book blogger · book review · fantasy · Retellings · Y/A

Cinderella Is Dead by Kalynn Bayron

It’s 200 years after Cinderella found her prince, but the fairy tale is over.

Teen girls are now required to appear at the Annual Ball, where the men of the kingdom select wives based on a girl’s display of finery. If a suitable match is not found, the girls not chosen are never heard from again.

Sixteen-year-old Sophia would much rather marry her childhood best friend, than parade in front of suitors. At the ball, Sophia makes the desperate decision to flee, and finds herself hiding in Cinderella’s mausoleum. There, she meets Constance, the last known descendant of Cinderella and her step sisters. Together they vow to bring down the king once and for all–and in the process, they learn that there’s more to Cinderella’s story than they ever knew . . .

Expected date of publication: July 7th 2020

My thoughts:

*I was sent an ARC of this novel via NetGalley in exchange for an honest review*

Cinderella Is Dead is an incredible feminist retelling of the classic tale I never knew I needed in my life, but I’m so glad it exists.

The story follows Sophia, a teen girl from the kingdom of Lille, a place governed by the cruel and unjust King Manford, a land where women are suppressed at all times and must bend to the whims of the male figures in their lives. Each year there is a ball where all the eligible young women must attend and be chosen by a suitor or risk being forfeit, their lives and their loved ones reputations at risk. However, when Sophia attends and manages to escape this doomed fate, she embarks on a quest to free herself and all the women of Lille from oppression and with the help of the mysterious and intriguing Constance, finds out the the truth behind all the lies.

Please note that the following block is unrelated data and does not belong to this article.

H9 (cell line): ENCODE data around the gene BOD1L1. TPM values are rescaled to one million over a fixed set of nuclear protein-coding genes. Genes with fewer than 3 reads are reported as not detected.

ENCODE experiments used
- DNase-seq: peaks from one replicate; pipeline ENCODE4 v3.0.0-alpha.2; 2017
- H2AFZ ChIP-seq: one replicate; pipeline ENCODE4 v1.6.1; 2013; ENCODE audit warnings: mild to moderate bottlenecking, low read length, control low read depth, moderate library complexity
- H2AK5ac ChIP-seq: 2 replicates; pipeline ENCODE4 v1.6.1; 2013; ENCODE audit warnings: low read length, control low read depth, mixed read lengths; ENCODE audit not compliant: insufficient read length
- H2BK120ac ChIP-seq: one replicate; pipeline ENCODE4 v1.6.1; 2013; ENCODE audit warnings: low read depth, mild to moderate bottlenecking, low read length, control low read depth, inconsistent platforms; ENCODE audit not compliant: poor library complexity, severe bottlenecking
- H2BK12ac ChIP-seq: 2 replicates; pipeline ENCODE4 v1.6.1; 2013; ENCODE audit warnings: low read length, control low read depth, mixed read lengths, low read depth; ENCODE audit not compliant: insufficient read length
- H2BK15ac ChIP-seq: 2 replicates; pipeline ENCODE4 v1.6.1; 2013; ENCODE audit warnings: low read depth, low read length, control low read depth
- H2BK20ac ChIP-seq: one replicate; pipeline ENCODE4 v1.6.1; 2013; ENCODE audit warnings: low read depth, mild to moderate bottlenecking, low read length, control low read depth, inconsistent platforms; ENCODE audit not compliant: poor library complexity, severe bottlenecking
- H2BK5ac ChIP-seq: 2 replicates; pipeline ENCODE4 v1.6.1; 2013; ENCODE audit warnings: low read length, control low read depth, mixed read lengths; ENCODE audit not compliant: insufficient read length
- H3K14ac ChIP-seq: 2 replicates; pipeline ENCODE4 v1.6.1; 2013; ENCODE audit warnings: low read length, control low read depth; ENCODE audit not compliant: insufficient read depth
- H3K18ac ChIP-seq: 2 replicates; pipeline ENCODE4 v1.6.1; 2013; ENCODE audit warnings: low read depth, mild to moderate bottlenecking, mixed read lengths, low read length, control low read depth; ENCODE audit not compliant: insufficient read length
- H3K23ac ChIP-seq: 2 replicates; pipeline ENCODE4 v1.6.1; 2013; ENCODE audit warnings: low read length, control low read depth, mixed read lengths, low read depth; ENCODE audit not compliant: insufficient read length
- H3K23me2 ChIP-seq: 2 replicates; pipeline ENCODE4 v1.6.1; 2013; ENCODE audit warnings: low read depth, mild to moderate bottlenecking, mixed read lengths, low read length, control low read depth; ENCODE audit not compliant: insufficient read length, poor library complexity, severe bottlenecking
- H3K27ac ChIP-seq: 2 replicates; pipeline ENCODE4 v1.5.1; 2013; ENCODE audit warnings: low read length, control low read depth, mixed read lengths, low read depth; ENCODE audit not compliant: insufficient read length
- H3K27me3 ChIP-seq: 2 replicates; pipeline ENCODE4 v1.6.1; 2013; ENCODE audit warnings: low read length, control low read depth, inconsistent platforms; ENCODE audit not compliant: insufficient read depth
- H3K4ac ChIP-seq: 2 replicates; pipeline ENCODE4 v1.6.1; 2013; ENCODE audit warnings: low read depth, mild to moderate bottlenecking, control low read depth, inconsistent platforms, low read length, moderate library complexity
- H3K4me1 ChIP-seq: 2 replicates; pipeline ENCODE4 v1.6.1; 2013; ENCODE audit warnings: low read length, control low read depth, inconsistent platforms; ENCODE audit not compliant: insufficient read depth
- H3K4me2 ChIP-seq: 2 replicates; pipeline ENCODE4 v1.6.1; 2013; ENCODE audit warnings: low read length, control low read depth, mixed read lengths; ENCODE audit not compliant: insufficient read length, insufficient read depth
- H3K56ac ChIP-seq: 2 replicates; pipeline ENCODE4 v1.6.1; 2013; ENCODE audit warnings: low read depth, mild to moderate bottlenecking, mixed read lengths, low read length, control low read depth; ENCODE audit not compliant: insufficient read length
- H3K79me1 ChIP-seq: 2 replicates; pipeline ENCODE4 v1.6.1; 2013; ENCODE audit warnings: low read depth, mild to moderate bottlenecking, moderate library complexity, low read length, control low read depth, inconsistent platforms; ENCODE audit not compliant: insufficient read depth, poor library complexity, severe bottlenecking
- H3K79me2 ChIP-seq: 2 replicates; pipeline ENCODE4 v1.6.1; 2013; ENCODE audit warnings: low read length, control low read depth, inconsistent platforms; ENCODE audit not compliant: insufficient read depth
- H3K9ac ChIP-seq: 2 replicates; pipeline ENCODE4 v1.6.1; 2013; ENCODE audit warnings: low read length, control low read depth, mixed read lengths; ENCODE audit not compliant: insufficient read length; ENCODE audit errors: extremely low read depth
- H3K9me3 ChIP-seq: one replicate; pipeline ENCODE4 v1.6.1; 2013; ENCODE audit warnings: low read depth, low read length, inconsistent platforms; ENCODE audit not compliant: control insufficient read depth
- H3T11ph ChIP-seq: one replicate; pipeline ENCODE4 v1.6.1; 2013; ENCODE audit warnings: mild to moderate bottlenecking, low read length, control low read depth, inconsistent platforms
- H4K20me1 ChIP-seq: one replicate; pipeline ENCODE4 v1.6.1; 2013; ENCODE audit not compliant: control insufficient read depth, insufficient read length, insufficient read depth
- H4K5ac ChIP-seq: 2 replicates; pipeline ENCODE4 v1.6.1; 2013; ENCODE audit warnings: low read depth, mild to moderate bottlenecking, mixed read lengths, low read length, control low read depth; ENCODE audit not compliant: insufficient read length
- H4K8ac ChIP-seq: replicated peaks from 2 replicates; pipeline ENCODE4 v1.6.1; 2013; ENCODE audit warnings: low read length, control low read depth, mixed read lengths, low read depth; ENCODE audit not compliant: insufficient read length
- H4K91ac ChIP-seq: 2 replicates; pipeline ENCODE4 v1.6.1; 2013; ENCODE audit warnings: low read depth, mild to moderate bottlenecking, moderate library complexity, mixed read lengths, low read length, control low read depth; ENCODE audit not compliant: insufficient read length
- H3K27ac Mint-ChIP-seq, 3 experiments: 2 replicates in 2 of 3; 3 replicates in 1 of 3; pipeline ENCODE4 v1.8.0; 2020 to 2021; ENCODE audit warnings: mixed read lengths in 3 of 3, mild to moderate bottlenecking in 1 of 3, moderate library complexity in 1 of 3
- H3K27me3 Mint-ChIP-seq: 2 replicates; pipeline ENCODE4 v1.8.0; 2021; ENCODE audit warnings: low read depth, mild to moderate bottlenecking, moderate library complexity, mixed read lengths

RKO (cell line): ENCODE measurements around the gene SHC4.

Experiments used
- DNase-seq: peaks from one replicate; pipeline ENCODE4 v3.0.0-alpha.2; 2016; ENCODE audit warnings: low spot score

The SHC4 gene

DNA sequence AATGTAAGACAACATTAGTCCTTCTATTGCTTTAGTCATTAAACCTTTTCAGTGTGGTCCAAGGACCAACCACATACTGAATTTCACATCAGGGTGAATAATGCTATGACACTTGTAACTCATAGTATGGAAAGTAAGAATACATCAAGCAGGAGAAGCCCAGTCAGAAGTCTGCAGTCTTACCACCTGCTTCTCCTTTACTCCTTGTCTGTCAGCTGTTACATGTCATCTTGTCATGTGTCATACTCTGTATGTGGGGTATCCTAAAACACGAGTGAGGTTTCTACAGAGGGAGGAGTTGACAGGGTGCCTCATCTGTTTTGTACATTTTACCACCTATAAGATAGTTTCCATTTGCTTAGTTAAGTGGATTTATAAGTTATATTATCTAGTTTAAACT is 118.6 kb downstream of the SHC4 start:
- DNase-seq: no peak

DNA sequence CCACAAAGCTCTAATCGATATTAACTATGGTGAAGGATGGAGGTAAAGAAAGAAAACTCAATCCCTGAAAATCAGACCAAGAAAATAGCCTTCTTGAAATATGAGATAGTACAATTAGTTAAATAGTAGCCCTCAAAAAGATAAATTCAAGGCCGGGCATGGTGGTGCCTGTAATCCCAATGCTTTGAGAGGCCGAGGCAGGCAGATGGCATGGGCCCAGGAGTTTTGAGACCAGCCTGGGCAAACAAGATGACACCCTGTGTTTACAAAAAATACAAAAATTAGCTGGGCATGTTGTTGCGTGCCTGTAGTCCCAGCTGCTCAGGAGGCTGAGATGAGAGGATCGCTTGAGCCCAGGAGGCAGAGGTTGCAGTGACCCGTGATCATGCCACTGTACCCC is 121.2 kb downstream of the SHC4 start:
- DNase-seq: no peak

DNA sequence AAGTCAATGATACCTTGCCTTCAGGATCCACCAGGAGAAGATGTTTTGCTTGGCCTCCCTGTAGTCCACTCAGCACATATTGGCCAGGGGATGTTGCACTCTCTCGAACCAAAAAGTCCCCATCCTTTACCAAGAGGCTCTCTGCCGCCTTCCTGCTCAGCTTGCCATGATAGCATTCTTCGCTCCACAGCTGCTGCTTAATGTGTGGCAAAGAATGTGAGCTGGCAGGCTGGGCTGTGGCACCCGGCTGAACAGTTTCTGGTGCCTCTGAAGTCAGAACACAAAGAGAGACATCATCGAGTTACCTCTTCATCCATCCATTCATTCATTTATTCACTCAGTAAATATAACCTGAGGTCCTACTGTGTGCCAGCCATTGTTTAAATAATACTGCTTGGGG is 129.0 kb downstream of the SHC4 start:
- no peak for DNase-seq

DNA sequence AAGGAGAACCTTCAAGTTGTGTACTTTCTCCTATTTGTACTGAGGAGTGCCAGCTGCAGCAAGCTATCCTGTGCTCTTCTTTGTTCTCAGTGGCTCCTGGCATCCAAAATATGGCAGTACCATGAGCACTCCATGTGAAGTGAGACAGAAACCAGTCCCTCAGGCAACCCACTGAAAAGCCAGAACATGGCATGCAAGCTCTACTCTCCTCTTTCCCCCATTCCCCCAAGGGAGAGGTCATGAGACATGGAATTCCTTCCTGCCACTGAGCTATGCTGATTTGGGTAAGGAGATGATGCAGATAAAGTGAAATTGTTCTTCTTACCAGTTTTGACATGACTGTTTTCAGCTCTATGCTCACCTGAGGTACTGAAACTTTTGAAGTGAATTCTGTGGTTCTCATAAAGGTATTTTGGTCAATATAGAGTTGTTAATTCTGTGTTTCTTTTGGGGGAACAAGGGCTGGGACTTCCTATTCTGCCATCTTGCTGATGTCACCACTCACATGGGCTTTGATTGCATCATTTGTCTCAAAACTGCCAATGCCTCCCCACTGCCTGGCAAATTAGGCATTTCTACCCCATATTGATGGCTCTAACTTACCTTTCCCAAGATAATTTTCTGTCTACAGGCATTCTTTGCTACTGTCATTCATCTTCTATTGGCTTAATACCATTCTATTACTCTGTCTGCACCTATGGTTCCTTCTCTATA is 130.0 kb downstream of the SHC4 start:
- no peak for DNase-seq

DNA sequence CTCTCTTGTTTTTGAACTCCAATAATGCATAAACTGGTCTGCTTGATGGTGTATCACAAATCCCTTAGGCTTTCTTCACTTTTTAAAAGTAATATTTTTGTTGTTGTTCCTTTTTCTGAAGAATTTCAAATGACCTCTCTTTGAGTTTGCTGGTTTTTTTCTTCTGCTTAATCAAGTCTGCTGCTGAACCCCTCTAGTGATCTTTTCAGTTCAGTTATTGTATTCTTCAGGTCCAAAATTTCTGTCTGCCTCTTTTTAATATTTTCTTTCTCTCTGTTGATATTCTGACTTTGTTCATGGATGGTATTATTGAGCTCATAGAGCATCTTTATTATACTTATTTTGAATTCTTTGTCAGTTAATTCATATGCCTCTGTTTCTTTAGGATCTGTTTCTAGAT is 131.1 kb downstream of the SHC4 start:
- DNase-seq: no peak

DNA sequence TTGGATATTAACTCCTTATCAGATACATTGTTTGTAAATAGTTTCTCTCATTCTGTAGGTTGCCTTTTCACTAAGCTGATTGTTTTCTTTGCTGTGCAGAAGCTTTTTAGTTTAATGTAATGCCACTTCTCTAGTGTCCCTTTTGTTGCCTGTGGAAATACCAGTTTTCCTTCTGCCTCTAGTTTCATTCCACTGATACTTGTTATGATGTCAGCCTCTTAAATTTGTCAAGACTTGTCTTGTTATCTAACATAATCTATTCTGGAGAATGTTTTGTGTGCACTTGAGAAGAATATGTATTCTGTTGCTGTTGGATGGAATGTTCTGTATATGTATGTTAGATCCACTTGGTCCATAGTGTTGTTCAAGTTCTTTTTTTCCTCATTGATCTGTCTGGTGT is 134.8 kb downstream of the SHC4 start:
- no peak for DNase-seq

I loved the writing and pacing in this novel guys, it was just so good at every point. There was not one moment where I felt bored or wished things would hurry up and happen because from the get go, I felt invested in the characters and the wider story. Kaylynn Bayron has taken one of my least favourite fairytales and somehow made me love it and that’s impressive. She turned the classic tale we all know and shifted it and made it utterly her own, it’s so unique and well realised. I also love the easter eggs that are sprinkled throughout the book – no spoilers but I’m excited to discuss these with other readers when the time comes.

As well as the writing and pacing really working for me, I loved the characters, especially the main character Sophia. She is brave, strong willed, committed and has such a big heart, which I loved. I also loved the fact that she stays consistent the whole time, she never stops fighting for what she believes in and even when things seem dire, she stays true to who she is. I also loved that she was given room to be soft and wear her heart on her sleeve and also be the strong badass lead, without any side of her being compromised. It was honestly great to see a black queer female lead at the forefront of her own story and taking control of her own fate, as well as being on the beautiful cover – like seriously how gorgeous is that art work?

Through the harsh society of Lille, Bayron explores patriarchy and the constant suppression of women within the world she has created but also rings true to experiences women face in the real world. These moments are so raw and real and I think many readers will be able to connect with the sense of injustice and anger that Sophia and other young women in the novel experience day after day and how they each choose to deal with it differently. While this novel is all about speaking up and being revolutionary, it also speaks to how living in such situations can wear someone down, and the fact that this doesn’t make someone weak, it just speaks to the turmoil they have been forced to deal with. We all deal with our experiences in different ways and I appreciated that this was explored, and there wasn’t a judgemental tone.

Overall, Cinderella Is Dead is a well written, perfectly paced retelling of Cinderella with strong messages and badass female characters with plenty of heart, which I can see being absolutely huge on it’s release and deservedly so. I would definitely recommend this to fans of fairytale retellings, you won’t be disappointed!

Until next time,

Rumaanah x

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